Since there is a possibility that the future could bring issues concerning offshore fracking, here is some of the information about it:
When you think of a fracking site, the image that comes to mind is probably a bare-scraped well pad in a rural or maybe suburban landscape, topped with a drilling rig and other industrial infrastructure, and a fleet of trucks to haul materials needed for the controversial process that involves high-pressure injection of fluids into wells to boost oil and gas flow.
But nowadays fracking is also happening in a landscape of a very different sort: the Gulf of Mexico. …
1. Is offshore hydraulic fracturing the same procedure as operations conducted onshore?
The basic operation of hydraulic fracturing is similar but the scale is significantly different than onshore
operations due in large part to the geologic formations and the cost and logistical constraints that occur
with offshore platforms. Typical water usage for offshore hydraulic fracturing is 2% of the liquids that is
used routinely for onshore hydraulic fracturing (like those used in the Marcellus shale play, for example). …
Offshore, a form of sand control technology has been in commercial use since the early 1990’s. Offshore sand control technology combines two mature oil and gas technologies – hydraulic fracturing and gravel pack completions. The result has been a significant improvement in well life and reliability, productivity, and oil and gas recovery.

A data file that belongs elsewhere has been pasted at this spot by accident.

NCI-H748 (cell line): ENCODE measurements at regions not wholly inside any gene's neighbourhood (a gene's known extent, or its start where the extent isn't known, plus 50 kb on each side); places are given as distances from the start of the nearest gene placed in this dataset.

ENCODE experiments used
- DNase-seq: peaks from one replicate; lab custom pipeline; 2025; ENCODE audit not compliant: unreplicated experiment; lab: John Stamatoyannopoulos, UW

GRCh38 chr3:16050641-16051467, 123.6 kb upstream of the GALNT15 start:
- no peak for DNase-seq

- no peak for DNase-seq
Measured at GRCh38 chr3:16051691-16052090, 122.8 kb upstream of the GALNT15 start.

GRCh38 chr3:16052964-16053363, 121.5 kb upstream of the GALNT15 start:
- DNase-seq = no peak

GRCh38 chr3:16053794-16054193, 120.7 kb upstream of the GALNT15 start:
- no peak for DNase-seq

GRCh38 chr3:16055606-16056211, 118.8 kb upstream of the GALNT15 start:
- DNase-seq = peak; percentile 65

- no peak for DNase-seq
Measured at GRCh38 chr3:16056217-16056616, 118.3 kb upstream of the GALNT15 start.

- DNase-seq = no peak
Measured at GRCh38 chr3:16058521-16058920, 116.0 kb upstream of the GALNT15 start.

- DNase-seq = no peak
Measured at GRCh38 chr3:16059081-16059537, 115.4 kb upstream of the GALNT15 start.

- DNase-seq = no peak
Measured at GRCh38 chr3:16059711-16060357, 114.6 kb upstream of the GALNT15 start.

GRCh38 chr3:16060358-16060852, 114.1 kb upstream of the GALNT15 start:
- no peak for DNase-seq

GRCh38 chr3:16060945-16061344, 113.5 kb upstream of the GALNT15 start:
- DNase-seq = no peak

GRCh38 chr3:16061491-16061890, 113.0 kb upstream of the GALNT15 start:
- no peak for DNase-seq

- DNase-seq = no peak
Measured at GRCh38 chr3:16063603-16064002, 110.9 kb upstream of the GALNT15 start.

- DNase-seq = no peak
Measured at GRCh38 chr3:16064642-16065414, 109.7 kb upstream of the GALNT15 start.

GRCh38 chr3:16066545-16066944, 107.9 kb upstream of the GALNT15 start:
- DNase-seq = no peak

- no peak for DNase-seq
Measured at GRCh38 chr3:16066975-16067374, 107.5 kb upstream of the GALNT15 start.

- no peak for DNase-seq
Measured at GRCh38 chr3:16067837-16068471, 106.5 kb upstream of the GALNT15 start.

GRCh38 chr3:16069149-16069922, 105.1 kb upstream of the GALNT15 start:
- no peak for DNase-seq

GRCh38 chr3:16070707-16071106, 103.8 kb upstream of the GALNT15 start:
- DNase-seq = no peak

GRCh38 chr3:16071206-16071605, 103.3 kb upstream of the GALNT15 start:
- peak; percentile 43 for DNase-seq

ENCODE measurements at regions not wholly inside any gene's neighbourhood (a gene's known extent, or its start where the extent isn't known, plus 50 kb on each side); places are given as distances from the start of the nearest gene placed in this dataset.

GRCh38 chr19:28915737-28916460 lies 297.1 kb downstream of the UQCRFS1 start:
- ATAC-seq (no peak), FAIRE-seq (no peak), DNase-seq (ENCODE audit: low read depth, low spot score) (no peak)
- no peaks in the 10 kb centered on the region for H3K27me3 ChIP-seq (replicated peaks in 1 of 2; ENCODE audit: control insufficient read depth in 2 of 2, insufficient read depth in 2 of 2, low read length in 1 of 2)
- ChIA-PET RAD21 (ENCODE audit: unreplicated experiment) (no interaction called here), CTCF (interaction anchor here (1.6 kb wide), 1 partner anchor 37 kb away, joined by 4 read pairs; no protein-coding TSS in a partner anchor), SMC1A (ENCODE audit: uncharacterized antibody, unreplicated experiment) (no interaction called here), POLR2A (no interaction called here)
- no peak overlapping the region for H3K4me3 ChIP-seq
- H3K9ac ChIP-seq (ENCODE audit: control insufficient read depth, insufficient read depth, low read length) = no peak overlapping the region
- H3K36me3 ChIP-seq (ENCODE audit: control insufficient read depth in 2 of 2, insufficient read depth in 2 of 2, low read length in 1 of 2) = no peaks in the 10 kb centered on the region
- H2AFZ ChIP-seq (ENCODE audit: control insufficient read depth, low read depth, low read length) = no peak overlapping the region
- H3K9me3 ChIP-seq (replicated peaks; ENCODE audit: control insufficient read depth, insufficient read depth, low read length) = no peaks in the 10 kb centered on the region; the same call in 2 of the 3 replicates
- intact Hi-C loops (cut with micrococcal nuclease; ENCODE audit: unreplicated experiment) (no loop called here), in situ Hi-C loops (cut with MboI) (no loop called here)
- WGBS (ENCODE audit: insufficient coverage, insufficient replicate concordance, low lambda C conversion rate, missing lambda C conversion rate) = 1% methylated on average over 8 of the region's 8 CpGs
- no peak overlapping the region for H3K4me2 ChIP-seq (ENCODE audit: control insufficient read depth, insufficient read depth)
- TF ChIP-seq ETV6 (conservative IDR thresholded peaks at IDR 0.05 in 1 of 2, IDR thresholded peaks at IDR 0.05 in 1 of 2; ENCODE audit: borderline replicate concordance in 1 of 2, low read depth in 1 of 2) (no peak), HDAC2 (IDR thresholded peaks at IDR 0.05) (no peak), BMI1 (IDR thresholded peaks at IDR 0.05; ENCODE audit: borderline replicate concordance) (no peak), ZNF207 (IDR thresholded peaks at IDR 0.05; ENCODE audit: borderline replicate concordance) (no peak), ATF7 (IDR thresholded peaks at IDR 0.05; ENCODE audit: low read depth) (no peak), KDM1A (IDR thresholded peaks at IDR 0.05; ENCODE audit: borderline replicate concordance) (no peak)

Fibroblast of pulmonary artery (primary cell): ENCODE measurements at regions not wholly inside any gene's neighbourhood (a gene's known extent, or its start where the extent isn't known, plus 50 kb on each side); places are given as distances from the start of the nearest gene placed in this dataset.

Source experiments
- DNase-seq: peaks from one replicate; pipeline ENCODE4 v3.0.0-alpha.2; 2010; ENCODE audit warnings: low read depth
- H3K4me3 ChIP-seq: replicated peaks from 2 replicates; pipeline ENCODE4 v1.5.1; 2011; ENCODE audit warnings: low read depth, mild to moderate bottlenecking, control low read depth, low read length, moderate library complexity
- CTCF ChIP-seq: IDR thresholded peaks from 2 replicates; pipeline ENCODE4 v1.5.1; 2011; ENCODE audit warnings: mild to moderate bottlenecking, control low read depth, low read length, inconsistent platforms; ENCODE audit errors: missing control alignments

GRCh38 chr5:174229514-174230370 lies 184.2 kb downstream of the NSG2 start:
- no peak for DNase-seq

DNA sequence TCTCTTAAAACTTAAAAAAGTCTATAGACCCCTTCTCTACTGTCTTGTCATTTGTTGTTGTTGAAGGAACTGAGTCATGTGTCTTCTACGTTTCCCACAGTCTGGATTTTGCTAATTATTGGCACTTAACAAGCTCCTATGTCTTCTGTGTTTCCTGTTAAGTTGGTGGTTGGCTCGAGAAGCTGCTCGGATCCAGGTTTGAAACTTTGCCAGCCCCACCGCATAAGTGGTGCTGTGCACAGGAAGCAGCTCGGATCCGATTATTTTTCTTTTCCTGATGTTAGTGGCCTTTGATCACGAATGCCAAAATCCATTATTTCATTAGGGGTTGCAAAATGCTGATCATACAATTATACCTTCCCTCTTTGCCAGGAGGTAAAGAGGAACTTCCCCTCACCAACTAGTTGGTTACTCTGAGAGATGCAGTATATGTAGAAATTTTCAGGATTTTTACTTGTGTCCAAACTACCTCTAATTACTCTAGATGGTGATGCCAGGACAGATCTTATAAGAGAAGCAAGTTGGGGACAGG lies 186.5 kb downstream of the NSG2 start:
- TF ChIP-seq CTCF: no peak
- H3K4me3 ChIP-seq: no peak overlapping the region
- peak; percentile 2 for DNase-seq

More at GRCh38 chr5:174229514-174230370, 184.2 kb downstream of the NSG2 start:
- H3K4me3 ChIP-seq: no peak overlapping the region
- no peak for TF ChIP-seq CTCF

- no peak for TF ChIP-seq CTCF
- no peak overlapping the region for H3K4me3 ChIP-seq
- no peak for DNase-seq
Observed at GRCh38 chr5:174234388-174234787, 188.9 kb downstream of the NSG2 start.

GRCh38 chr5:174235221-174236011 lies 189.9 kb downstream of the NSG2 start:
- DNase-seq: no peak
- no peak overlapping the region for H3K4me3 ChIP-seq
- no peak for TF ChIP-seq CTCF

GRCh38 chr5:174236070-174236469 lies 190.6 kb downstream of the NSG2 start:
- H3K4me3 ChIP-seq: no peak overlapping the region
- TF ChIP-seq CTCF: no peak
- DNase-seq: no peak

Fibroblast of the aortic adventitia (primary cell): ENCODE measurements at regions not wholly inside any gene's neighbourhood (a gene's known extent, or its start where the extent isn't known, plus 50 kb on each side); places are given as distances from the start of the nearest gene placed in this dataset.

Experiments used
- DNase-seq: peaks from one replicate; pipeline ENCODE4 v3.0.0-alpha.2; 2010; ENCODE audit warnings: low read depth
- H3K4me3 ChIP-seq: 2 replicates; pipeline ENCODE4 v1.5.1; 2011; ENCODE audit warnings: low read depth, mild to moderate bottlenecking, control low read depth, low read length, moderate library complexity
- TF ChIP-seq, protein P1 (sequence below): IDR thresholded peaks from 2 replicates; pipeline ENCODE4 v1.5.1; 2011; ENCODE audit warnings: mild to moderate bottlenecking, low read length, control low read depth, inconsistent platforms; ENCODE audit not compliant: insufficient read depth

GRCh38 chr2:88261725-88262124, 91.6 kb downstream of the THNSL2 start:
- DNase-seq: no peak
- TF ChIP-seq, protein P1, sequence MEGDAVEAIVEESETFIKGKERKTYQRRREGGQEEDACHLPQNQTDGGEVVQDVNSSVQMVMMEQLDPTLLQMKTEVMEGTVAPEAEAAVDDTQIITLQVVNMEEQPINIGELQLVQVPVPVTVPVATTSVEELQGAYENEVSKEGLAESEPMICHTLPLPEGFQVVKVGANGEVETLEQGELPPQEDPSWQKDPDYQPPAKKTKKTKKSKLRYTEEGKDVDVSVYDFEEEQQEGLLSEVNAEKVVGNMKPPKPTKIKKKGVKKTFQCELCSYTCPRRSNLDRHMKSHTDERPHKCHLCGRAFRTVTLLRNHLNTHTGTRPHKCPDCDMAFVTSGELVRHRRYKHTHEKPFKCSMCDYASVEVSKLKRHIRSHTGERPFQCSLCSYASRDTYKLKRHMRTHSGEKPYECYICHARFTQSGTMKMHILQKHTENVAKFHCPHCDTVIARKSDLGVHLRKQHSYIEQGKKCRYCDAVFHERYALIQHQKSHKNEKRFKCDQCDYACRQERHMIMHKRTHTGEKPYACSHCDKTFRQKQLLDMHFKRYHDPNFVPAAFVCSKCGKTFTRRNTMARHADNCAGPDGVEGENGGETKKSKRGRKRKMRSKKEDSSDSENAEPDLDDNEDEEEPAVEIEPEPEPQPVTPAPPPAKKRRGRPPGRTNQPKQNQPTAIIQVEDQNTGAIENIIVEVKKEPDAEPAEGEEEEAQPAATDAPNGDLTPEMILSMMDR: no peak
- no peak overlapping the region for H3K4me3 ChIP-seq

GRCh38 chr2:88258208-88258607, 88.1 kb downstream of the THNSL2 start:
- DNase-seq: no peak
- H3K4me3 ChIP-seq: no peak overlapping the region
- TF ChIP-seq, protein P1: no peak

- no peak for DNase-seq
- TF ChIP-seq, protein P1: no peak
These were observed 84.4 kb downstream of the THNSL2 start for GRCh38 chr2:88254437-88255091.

In many offshore regions, the geologic formations that produce oil and gas are unconsolidated, which means the sand that makes up these formations is loose or poorly bonded, much like the sand on a beach. As a result, this loose sand can end up inside the production piping in the well or production equipment on the surface. Sand production is highly undesirable since it can plug pipes and equipment, erode piping (much like sand blasting) and lead to corrosion of pipe and equipment. Eliminating sand production has been one of the main production challenges faced by engineers since the early days of offshore oil and gas development.
Offshore fracking – SourceWatch
Fracking for offshore oil and gas reserves is taking place in the United States. In California, Venoco is currently fracking the Sockeye field offshore from McGrath Beach in Santa Barbara County. Critics have argued that there needs to be more regulations and public oversight of these practices.
Fracking also takes place off the coast of Long Beach, California on man-made oil islands. It was reported in 2013 that 203 fracking operations had taken place offshore Long Beach at six different sites over the past 20 years.[2